Carol Anne Costabile-Heming is one Photo of Carol Anne Costabile-Heming.of our dedicated DAAD Research Ambassadors and a professor of German at the University of North Texas, Denton. Her research focuses on German literature and culture, as well as German film and memory studies.

We thought it would be interesting to feature the people that make our DAAD network what is it: a vast and global net of connections between DAAD award winners, ambassadors, alumni, grant holders, future applicants – all united by their love for study and research abroad and all things German.

So we asked Carol a few questions about her work and experience in Germany:

  1. When did you know that you wanted to be a German Studies professor?  – I’m not sure when I knew, but I always loved my German classes. The decision probably happened while I was studying abroad in Munich during my junior year. I returned to the University of Pennsylvania and began the MA program while I was still completing my BA degree.
  2. What are you currently working on? – I always have several projects going. I’m finishing up a book manuscript on the contemporary author Friedrich Christian Delius, and I’m looking ahead to another big project on the “Literaturbetrieb” in Germany.
  3. What was the most ‘German’ experience you have had? – For me, the epitome of “Germanness” has to do with bureaucracy. When I was an exchange scholar at the Humboldt University in the fall of 1990 (shortly before Germany’s re-unification), I went to the Einwohnermeldeamt to report my residency. But, the person I spoke with told me I had the wrong paperwork and sent me back to Humboldt with a different form—turns out, they gave me the form to apply for GDR citizenship!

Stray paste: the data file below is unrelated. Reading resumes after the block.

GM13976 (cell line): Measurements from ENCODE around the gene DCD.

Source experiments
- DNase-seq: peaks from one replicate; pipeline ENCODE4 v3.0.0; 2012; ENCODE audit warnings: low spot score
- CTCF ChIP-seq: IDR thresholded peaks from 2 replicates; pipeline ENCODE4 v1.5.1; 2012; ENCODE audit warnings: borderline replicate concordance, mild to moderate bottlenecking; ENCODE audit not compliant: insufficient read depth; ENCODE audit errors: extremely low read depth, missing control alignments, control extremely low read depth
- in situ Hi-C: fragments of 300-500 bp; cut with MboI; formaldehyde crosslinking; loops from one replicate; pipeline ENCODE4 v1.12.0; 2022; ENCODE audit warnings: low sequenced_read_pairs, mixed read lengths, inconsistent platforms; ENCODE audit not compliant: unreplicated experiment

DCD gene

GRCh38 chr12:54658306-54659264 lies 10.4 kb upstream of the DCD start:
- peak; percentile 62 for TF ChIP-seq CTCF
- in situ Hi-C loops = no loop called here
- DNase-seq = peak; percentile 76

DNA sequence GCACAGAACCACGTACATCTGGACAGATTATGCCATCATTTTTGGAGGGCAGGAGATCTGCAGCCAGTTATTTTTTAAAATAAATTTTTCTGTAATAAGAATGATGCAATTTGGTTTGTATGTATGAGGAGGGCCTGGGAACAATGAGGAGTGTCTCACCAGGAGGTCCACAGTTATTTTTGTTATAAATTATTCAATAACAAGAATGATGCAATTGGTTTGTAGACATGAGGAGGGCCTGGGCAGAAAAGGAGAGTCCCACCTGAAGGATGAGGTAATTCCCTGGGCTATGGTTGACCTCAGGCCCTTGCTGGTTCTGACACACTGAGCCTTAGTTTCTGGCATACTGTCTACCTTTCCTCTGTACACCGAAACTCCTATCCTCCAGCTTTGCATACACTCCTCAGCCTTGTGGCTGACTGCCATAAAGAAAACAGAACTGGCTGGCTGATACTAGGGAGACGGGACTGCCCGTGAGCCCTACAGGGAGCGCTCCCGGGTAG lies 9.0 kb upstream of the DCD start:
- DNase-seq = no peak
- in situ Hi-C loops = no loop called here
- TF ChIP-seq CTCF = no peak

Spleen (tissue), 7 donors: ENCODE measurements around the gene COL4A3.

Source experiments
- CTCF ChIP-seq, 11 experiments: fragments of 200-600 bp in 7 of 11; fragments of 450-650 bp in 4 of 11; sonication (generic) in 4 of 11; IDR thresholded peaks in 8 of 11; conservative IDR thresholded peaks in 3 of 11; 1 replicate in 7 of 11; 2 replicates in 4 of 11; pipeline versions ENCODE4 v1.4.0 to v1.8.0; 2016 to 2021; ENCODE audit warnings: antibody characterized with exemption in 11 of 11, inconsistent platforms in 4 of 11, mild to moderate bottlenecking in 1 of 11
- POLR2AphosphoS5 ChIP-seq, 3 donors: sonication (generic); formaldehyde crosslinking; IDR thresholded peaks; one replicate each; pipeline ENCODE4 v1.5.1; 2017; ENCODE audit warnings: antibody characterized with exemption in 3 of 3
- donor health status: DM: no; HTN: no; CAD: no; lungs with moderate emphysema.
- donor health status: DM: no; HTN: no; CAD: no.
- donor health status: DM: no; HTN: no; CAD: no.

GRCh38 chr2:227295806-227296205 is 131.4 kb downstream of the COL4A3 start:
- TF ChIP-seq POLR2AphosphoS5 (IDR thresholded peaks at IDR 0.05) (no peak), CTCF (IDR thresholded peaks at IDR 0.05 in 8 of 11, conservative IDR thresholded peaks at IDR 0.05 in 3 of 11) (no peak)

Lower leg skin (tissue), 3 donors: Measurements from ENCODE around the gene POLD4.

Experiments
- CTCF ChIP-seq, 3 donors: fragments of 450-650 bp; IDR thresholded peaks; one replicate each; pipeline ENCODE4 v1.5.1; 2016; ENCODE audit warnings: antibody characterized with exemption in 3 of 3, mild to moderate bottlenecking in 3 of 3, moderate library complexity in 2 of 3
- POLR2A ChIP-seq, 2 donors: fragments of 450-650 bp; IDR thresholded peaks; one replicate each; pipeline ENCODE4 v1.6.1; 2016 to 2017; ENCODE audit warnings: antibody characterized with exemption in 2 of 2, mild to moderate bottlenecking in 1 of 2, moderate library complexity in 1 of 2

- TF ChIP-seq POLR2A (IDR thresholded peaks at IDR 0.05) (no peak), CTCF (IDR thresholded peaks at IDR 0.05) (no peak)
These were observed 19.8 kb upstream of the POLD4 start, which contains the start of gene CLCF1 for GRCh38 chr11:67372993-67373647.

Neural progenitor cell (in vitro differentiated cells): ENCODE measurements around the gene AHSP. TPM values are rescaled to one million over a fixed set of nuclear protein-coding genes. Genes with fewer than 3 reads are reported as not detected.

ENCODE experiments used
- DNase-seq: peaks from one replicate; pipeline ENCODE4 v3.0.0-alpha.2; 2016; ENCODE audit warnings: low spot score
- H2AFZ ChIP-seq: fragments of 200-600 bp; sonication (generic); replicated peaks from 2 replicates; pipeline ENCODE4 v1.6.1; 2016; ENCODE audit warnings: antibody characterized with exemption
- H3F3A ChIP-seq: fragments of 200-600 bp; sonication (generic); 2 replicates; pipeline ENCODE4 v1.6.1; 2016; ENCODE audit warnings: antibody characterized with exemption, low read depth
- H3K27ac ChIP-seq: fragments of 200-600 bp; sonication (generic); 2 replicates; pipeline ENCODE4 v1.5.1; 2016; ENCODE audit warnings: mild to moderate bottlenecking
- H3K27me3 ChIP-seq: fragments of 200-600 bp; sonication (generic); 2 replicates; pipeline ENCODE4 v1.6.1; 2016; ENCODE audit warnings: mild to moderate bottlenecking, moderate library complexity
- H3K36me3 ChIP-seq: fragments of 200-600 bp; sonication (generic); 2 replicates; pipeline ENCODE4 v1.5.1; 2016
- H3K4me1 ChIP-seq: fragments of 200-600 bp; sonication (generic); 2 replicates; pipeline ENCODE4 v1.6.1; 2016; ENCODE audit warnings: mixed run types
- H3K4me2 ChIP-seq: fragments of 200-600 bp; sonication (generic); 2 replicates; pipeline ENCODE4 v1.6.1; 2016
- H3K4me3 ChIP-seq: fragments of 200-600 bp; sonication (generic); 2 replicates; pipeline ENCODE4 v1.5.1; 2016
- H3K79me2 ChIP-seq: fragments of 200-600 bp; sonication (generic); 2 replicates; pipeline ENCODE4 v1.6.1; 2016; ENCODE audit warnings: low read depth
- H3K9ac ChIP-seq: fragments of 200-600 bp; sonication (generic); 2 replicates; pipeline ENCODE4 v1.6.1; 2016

4. What advice would you give to students who are thinking of working in your field? – Language proficiency is of utmost importance. There are fewer tenure track jobs now than when I entered the profession back in 1992, and when I think about the possibility of hiring a new colleague, I expect a high level of language proficiency, near native accent, and the ability to transmit a passion for all things German.
  5. What advice would you give to students who are thinking of studying abroad in Germany? – Don’t think about it, do it! Germany has an outstanding educational system, and there are degree programs available for just about any interest. While many programs of study do not require knowledge of German, the study abroad experience will be much richer if students can communicate in German no matter the level.
  6. Which pictures, plants or unusual objects are there in your office? – My office screams Berlin—from posters to stuffed bears to “Ampelmännchen”. Two of my favorite objects are art works done by former students.
  7. Can you cook a German meal without a recipe? If so, which one? Frikadellen (Bulleten)
  8. What is your favorite German word? – Geschwindigkeitsbegrenzung—I make a joke with my students that the Autobahn does not have a speed limit because the word won’t fit on a sign!

Our  DAAD Research Ambassadors are scholars and scientists in North America who have conducted advanced long-term research projects in Germany and are interested in promoting research in Germany at their home universities and among their peers and students.

Editor’s footnotes:
Literaturbetrieb: literary industry/scene
Einwohnermeldeamt: local/municipal resident registration office
Ampelmännchen: symbol on pedestrian traffic signal in former East Germany (GDR)
Frikadelle: frikadeller, aka Danish Meatballs
Geschwindigkeitsbegrenzung: speed limit